Author: Malinda Lo
Genre: Sci-fi, paranormal, romance, GLBT, AWESOME
Publication Date: September 18, 2012 (Little, Brown FYR – North America)
Source: Publisher-provided ARC
Summary: Reese and David don’t remember what happened to them after a bird flew into their headlights on the Extraterrestrial Highway–not the resulting car accident and certainly not a bit of the 21 days of care at the military hospital in Nevada. It’s a good thing, the doctors and colonels tell them, that they crashed on a military base, but they won’t tell Reese and David what the extent of their injuries were, or how they were healed. They do tell them they’re not going home, though, until they sign a confidentiality agreement.
When they get home, Reese can’t help but find everything a little weird. Worldwide bird strikes resulting in plane crashes have grounded air travel, David won’t talk to her, and she could swear she’s seen her military doctors around the neighborhood. It’s only when she meets Amber Grey that things in her life begin to really fall apart, and the mysteries of the bird strikes, the military, and her own treatment come together. Reese realizes that she must find out what they did to her in that hospital, but her search for the truth threatens to expose a vast global conspiracy that the government has worked for decades to keep secret.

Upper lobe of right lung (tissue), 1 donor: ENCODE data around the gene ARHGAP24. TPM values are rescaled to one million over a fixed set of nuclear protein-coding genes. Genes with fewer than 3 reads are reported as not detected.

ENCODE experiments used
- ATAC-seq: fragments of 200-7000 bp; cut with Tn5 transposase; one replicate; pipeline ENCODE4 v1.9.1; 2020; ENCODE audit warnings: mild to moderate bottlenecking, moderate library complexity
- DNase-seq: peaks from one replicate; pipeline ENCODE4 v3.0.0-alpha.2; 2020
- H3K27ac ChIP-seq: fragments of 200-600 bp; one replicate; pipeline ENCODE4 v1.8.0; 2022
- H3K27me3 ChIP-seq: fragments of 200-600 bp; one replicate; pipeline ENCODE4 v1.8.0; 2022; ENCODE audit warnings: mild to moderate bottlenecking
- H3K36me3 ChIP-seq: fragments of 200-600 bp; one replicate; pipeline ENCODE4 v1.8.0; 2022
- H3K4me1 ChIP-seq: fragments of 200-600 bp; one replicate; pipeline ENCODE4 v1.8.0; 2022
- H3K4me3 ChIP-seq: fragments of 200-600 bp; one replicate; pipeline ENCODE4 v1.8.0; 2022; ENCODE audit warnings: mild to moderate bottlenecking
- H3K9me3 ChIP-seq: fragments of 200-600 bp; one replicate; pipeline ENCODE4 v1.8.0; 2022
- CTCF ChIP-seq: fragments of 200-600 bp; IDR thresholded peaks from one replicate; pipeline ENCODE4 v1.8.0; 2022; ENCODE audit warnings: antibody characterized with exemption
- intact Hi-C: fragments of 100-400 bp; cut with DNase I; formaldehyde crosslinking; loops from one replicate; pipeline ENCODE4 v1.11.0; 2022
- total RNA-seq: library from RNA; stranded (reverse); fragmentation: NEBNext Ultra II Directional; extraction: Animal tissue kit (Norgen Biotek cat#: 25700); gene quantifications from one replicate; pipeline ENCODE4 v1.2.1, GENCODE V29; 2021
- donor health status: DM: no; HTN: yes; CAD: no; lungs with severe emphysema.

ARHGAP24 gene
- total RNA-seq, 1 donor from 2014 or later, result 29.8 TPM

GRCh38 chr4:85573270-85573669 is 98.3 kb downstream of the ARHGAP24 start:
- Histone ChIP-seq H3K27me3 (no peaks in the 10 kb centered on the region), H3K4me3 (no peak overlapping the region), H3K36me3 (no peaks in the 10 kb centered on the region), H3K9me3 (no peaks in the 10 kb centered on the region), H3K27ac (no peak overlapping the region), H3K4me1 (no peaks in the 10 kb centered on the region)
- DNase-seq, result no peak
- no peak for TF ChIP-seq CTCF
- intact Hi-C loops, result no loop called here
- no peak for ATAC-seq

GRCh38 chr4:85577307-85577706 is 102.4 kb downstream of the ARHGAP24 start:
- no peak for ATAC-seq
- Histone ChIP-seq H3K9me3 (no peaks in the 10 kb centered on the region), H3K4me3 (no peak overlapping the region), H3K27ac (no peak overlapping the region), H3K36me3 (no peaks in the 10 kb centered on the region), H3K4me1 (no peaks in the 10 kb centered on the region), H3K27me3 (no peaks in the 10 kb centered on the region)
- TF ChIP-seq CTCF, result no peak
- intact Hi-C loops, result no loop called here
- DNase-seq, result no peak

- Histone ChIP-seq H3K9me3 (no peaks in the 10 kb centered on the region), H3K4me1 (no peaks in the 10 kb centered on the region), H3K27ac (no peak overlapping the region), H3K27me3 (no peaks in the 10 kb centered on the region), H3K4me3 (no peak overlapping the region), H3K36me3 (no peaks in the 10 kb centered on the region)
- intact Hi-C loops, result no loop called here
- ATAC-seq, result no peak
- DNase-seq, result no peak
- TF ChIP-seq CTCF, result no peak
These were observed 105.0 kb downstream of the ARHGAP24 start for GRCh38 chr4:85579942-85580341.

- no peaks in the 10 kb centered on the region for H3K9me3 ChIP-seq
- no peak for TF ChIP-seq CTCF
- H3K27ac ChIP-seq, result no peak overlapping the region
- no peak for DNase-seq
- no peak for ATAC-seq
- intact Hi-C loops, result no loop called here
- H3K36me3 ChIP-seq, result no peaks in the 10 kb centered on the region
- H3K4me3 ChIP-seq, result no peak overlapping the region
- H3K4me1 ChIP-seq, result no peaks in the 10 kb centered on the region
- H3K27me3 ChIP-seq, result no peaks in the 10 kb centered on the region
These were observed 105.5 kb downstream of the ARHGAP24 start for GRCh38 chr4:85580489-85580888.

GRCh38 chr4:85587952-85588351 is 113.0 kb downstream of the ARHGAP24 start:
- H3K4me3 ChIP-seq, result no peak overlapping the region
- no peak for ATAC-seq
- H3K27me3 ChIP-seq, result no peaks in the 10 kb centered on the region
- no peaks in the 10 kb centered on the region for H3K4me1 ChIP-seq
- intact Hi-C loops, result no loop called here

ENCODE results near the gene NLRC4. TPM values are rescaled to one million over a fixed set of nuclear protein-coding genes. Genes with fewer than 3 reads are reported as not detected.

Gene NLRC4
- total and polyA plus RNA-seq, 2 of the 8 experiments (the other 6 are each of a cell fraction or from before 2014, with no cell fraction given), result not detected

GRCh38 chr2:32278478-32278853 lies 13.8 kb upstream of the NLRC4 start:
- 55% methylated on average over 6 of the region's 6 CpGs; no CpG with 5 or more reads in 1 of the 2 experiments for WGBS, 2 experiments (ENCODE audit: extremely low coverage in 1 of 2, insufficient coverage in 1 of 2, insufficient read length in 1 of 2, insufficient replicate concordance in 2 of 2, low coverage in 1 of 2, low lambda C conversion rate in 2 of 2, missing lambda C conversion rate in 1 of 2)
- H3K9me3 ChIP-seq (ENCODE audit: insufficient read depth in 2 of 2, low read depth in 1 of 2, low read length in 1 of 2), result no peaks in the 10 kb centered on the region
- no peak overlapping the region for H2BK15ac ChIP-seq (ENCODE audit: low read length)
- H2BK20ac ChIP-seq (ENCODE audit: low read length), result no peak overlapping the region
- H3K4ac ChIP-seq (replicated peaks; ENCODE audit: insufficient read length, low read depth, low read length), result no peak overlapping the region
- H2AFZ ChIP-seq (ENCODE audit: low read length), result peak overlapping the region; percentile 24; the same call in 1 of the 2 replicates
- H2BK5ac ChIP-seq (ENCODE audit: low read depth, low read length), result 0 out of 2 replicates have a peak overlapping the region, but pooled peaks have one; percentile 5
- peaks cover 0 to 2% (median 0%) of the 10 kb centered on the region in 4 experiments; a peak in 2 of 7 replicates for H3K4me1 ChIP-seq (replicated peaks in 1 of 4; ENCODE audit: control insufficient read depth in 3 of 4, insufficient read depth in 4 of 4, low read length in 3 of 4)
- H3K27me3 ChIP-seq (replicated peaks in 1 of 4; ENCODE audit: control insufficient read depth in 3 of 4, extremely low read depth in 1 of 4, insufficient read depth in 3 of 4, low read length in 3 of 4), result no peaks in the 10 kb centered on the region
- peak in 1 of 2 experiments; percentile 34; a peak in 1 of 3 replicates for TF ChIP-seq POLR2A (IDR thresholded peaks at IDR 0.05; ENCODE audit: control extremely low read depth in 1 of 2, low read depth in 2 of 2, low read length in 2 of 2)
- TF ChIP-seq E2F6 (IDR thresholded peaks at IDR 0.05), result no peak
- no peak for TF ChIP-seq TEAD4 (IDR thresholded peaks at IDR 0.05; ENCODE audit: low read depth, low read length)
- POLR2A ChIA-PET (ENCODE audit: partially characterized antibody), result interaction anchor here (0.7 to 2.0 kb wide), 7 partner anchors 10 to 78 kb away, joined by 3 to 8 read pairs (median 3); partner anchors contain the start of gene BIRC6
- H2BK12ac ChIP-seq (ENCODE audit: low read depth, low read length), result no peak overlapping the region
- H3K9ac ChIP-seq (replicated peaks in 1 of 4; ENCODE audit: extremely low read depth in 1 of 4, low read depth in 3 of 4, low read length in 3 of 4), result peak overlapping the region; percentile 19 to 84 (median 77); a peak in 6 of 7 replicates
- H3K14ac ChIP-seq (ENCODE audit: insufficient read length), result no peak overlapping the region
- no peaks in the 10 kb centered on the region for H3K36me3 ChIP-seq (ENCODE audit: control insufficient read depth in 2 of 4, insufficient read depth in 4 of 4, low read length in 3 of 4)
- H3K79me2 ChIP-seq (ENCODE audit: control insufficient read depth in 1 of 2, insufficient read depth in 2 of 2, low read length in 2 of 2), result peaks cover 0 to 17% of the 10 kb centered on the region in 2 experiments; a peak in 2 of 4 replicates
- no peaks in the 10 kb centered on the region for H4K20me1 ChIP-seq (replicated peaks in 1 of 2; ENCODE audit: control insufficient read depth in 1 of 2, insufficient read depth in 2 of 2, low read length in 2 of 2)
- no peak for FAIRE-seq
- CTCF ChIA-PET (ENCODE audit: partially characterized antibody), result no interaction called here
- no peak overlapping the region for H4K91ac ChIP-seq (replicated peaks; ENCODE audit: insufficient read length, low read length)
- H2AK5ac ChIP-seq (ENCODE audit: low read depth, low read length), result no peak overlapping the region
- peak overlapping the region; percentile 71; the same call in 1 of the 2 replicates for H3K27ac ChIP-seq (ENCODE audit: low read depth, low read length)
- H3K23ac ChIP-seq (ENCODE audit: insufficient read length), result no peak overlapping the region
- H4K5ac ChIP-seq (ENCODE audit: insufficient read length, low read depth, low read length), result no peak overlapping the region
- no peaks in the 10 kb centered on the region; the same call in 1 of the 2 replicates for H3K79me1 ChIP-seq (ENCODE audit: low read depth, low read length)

What if we aren’t alone in the universe? What if the alien is inside us?
☆: 4.5/5 stars – a wonderful homage to “The X-Files” and a great look at the changing teenage body.
Review: As a kid I grew up watching “The X-Files” – since its pilot to the very end, actually. I’m a huge fan of the paranormal/paranoid government conspiracy genre, and have been kinda sad that YA doesn’t have enough paranoid government stuff in its canon. Well, now with “Adaptation”, all of that has changed. This is a wonderful homage to the show I grew up with, and an awesome turn on YA romance and the developing YA body. The questions of “what am I, really?” and “Does it matter if I love a boy or a girl”? are kind of at the forefront here as Reese figures herself out, making for some of the best reading of the year.
It’s no secret that I’m a huge fan of Lo’s work – I loved her take on traditional fairytales in the “Ash/Huntress” duology, so when I heard that she was doing a sci-fi book next, I got really excited. And I’m glad to say that I was not disappointed in the least. This book, along with David Levithan’s “Every Day” and Elizabeth Norris’ “Unraveling”, really gives me hope for the speculative fiction sub-genre for YA. All of the technical areas here were crisp and clean, even in ARC form, and I had no issues with them whatsoever. So instead, I’ll talk more about the interesting interplay of the idea of literally being an alien while growing up as a teenager – because that, metaphorically, really tantalized me.